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Caramel apple dipping sauce is a tasty way to enhance a healthy snack. Typical ingredients in caramel apple dipping sauce include sugar, corn syrup, and butter, with salt and cream for added flavor and texture. Ideally, you want a sauce that is just thick enough to coat the apple in rich, glossy caramel. To achieve this, the best tips are to use the right pan and follow the recipe correctly.
You should use a pan that is thick and heavy. The caramel can burn quickly, and a thicker pan helps to distribute the heat from the burner evenly. Caramel also reaches a very high temperature, so avoid using either a nonstick or a tin-lined pan as these can be damaged by the mixture itself. Use a pan that has a light-colored inside because this allows you to more easily judge the progress of the melting sugar. The pan you use should also hold approximately double the amount of caramel apple dipping sauce than you intend to make as the mixture can bubble up quite significantly when you add the cream, which in smaller pots, can result in the caramel pouring over the sides.
Before you begin, get all of your ingredients ready in premeasured portions. The timing when cooking caramel apple dipping sauce can be a bit tricky, so being organized will help the process to go more smoothly. Make sure that you have heat-resistant gloves or mitts available as the liquid and the pan get very hot. Ensure that your pan and utensils are clean because any debris will not only be unsightly but can also burn faster than the caramel cooks, ruining your sauce.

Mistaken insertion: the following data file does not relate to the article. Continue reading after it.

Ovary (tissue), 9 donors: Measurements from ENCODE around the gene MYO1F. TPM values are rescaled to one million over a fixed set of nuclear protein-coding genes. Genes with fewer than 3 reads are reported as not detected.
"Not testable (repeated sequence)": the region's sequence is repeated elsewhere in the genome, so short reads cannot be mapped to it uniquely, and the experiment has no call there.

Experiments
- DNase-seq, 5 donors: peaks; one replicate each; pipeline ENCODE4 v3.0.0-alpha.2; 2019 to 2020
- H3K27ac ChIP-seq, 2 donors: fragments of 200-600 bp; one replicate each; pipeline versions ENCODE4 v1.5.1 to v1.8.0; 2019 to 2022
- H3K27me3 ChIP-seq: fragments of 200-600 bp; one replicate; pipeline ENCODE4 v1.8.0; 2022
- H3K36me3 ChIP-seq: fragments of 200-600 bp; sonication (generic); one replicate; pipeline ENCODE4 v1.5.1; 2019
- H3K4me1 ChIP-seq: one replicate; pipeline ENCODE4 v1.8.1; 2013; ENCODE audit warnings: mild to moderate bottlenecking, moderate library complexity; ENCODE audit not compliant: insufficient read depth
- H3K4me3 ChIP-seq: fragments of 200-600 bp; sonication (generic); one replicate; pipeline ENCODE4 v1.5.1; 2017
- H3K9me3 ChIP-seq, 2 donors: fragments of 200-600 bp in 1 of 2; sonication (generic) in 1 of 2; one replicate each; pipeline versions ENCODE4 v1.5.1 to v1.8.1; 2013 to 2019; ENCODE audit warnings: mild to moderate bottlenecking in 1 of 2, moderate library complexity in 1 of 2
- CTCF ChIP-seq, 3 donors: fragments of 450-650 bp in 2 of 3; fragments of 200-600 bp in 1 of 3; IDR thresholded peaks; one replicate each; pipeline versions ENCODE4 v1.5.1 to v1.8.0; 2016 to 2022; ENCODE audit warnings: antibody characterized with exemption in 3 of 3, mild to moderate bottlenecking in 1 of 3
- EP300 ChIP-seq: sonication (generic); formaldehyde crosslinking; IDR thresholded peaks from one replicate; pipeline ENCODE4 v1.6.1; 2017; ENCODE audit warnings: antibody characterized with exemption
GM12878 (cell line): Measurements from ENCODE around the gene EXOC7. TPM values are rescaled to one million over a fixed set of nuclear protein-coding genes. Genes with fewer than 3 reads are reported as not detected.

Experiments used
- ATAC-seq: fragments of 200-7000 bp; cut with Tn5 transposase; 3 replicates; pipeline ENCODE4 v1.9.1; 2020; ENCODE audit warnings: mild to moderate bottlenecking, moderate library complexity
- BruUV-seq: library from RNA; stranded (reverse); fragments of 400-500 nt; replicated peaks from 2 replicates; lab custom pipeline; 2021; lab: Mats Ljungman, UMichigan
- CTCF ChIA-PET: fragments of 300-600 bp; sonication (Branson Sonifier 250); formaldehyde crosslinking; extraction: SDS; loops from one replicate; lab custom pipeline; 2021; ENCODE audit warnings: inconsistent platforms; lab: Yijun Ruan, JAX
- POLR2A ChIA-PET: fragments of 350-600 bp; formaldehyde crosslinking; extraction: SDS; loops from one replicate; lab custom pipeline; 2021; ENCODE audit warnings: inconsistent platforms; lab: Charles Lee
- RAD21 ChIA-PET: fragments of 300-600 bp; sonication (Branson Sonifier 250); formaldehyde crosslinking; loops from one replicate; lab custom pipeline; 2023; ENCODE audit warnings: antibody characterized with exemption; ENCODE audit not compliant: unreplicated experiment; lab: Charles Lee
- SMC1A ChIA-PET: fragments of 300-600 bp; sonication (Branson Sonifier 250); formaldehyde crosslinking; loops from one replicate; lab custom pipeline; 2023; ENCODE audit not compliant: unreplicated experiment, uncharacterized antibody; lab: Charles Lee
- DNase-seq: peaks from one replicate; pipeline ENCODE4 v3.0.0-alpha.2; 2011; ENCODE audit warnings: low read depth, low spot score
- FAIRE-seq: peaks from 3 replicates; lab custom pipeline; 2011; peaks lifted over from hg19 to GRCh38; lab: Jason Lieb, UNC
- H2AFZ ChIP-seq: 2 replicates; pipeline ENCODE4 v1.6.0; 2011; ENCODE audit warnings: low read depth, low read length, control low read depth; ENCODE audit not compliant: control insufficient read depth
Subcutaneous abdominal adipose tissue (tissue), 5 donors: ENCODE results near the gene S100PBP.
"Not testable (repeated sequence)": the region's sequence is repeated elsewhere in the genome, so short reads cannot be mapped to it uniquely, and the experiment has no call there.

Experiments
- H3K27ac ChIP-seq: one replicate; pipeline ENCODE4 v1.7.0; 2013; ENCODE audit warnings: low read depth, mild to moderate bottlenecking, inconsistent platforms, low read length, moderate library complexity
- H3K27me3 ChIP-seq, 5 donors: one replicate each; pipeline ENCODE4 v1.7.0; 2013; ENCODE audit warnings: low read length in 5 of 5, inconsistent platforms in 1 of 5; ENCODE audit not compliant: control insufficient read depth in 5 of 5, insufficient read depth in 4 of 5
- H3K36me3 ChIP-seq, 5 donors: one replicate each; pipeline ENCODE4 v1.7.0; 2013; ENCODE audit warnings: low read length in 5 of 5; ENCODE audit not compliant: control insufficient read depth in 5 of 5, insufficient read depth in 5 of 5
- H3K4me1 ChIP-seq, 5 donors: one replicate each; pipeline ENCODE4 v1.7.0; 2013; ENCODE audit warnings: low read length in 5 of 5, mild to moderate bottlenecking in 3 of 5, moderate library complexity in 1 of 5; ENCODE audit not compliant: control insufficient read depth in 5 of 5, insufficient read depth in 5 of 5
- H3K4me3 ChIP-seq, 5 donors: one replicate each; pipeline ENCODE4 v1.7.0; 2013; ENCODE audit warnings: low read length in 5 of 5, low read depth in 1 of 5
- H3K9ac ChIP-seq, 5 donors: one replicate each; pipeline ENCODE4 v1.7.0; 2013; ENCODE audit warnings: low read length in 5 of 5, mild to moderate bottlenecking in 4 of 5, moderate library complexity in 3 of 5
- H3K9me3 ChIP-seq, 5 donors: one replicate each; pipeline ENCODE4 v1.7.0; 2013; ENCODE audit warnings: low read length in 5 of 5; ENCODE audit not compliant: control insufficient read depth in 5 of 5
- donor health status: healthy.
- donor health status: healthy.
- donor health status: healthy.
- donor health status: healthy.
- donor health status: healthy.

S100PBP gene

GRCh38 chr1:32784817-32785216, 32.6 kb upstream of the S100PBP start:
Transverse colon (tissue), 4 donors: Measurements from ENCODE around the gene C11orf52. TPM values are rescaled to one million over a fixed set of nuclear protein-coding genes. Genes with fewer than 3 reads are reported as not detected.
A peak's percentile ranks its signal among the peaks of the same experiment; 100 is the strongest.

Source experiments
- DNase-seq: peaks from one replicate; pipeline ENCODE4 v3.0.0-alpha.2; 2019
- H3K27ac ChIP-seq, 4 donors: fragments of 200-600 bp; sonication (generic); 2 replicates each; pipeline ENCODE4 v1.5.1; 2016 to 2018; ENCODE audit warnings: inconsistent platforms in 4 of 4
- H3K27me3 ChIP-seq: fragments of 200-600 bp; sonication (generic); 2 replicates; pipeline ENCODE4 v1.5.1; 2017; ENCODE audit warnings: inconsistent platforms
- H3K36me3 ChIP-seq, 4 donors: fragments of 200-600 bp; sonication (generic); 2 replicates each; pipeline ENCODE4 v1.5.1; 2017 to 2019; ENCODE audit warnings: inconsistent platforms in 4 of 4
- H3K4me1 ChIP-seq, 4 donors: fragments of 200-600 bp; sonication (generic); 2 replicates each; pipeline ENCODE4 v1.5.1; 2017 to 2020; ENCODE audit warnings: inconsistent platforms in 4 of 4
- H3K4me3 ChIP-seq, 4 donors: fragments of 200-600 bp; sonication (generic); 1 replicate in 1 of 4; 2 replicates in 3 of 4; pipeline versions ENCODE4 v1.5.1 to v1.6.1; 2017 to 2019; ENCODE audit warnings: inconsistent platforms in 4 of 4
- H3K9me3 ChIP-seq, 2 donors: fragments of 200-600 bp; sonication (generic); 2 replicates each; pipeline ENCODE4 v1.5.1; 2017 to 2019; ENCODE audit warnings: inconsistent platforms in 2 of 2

Once you have combined the sugar, corn syrup, and butter and brought the mixture to a boil, do not stir it. Stirring can cause the sugar to clump together, resulting in a lumpy caramel apple dipping sauce. Either leave the mixture to boil, or occasionally gently swirl the pan in a circular motion. If sugar crystals stick to the sides of the pan above your mixture, the best way to remove them is with a dampened pastry brush.
When the mixture is boiling, you must watch it carefully because it can go from perfect to burned in a few seconds. The best way to do this is to use a candy thermometer and follow the temperature guide given in the recipe. If you do burn the caramel apple dipping sauce, throw it out. You can add some water to the mixture to help increase the cooking time if you find that the sauce burns before all the sugar has melted. Make sure that the water fully evaporates if you do this.
Once the caramel apple dipping sauce has achieved the correct temperature, remove it from the heat before adding the cream. Pour the cream into the pan through a sieve or by a small amount at a time to help reduce splashing and bubbling over. Make sure that you gently whisk the sauce until it is smooth. Once the finished sauce is in a container, fill the pan with water, and bring it to a boil — this will make cleaning much easier. Likewise, soak the utensils in hot water before cleaning.
@Grivusangel -- And use the *good* vanilla! Spend the money for the good stuff or make your own with vodka and a vanilla bean. Don't fool around with that "white" vanilla flavoring or imitation vanilla. It will give the product a strange, metallic flavor every time.
Also, use a saucepan that you know heats evenly. Most cooks know which of their pans tend to have hot spots, and you don't want those for caramel -- or any kind of candy making. They will mess you up! They will really ruin a batch of candy in a hurry.
Any time you're dealing with caramel, the watchwords are easy does it and keep your eye on the sauce! Don't heat it too quickly and don't leave it! That's a sure way to have a pan full of burned caramel cement.
Salted caramel is so popular these days, that after you take the caramel off the heat, you can add a little kosher salt to it, or get some fairly large salt crystals to sprinkle lightly over the apples once they're dipped. You also want to add a little vanilla to the mixture to even it out a little. Just add a teaspoon of vanilla flavoring to the cream and whisk it to blend. Nearly every sweet needs a little vanilla.
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